Why therapists must stay aware of advances in cancer treatments in order to support clientsMay 28, 2021
As spa therapists delivering oncology touch therapies, it’s up to us to make sure we have an understanding of the medical treatments that clients are experiencing and the terminology they are faced with following a cancer diagnosis.
Our collective knowledge about cancer and the innovations around medical treatment are perpetually evolving. There is so much research in this area, and when someone experiences a cancer diagnosis, they are catapulted into a world of terminology and information they never knew existed, becoming an expert in their own right.
The importance of language and listening in cancer care
As therapists, the role we can play in providing holistic oncology touch treatments might be considered complementary, but when we do it well it can have a profound impact on an individual’s wellbeing and ability to cope. To do that, it’s important we have an understanding of the world our clients are existing in so that not only can we tailor treatments appropriately, but we can communicate in a way that makes them feel reassured and listen with empathy and support.
Awareness is something that Sue Harmsworth, founder of ESPA and the SATCC (Standards Authority for Training and Cancer Care), is passionate about. It is one of the reasons she’s such a strong advocate of therapist training in treating cancer patients. She said in a recent interview:
“Therapists need to know and understand the terminology around cancer so that they can provide comfort and not show shock. For the client, it’s so important to be asked questions, made to feel safe and to know that the therapist won’t suddenly get a surprise and react inappropriately.”
Medical advances in cancer treatment happen all the time
This year alone, and despite the impact of the pandemic, there have continued to be medical advances in cancer treatment. For example, a new £18m gene therapy centre was announced in Sheffield. The Gene Therapy Innovation and Manufacturing Centre (GTIMC) will be one of three cutting-edge hubs in the UK dedicated to advancing the training, capacity building and development of clinical development of new genetic treatments for a variety of diseases including rare cancers.
Meanwhile, the American Society of Clinical Oncology (ASCO) released its report last year. It details the refinements in surgical treatments for cancer to improve patient outcomes, minimise invasive surgeries and limit the associated complications. These are just a couple of examples that illustrate the pace of development in cancer care.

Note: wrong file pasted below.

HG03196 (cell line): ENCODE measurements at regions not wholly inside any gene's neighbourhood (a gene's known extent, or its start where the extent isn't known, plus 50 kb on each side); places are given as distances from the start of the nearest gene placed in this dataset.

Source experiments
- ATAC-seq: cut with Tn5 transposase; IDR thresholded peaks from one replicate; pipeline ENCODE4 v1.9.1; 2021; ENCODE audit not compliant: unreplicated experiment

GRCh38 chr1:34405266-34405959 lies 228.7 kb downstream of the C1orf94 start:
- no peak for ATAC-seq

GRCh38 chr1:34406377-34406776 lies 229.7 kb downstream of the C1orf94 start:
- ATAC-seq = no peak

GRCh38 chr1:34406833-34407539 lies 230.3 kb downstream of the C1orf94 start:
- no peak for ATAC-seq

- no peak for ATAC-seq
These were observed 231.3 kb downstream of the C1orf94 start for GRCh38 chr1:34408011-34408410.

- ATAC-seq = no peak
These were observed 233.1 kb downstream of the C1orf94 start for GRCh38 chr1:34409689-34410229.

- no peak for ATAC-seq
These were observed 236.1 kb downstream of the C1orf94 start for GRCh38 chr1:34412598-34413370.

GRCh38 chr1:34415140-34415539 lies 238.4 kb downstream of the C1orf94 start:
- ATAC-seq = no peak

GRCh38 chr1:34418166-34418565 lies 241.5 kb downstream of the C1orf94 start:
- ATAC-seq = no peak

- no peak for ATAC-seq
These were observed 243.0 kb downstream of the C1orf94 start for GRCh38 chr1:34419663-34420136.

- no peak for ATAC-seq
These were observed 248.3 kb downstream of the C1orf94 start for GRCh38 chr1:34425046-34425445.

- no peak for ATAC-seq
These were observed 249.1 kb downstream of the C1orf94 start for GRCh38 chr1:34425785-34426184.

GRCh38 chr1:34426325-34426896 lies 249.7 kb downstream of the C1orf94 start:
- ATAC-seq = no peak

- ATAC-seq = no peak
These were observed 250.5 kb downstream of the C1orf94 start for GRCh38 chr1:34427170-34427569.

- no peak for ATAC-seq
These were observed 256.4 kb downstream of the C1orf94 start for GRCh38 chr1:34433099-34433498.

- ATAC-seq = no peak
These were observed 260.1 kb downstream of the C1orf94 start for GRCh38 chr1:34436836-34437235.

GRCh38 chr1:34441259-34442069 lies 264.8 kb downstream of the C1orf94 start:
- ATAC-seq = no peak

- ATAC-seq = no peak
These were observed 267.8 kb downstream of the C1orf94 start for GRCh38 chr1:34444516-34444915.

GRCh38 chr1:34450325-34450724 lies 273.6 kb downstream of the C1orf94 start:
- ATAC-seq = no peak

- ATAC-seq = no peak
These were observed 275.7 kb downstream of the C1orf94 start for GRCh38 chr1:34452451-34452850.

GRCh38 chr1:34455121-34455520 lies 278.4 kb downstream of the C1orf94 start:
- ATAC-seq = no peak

While we cannot hope to stay on top of it all, and neither are we expected to, having a reasonable understanding of the current landscape and how clients are experiencing it, can be instrumental in the support we provide. It can also make us feel more confident and better prepared to deliver the best care possible.
Continuing to learn and staying on top of the basics in therapist training
Earlier this year, Susie Sander, a highly qualified therapist who specialises in lymphoedema, spoke to us about the importance of keeping her knowledge of cancer, cancer treatments and therapy protocols up to date. She included the benefits of revisiting the basics of oncology massage training from time to time. Susie said:
"When someone has cancer treatment, they enter this whole new world of language and information, and when they come to you as someone who knows about oncology massage it’s important you to know what they’re talking about so they can feel confident in your capabilities […] I did the [Jennifer Young] advanced course, and then went back and did the Level One, which was a fantastic refresher. It was fascinating to learn more about things like the proton beam and immunotherapy, and it made me feel more comfortable about the specifics when it comes to the type of cancer that those treatments are used for.”
In the training that we offer, we don’t simply go through treatment protocols for treating cancer patients, we also discuss the theory and science behind them. That includes giving therapists an understanding of the biology of cancer, the science of its treatments, the biological drivers of resulting side-effects, and the protocols and products available for delivering safe and dedicated treatments to clients with and beyond cancer.
However, as with all learning, it isn’t a static thing. For employers, in a market where one in two people are expected to be touched by cancer at some point in their lives, it’s short sighted not to make sure those individuals can be appropriately supported within your establishment. For those who are self-employed, finding a community of people to communicate with, exchange thoughts with and to learn from, is vital for individual confidence as well as keeping our thinking fresh, engaged, and open-minded.
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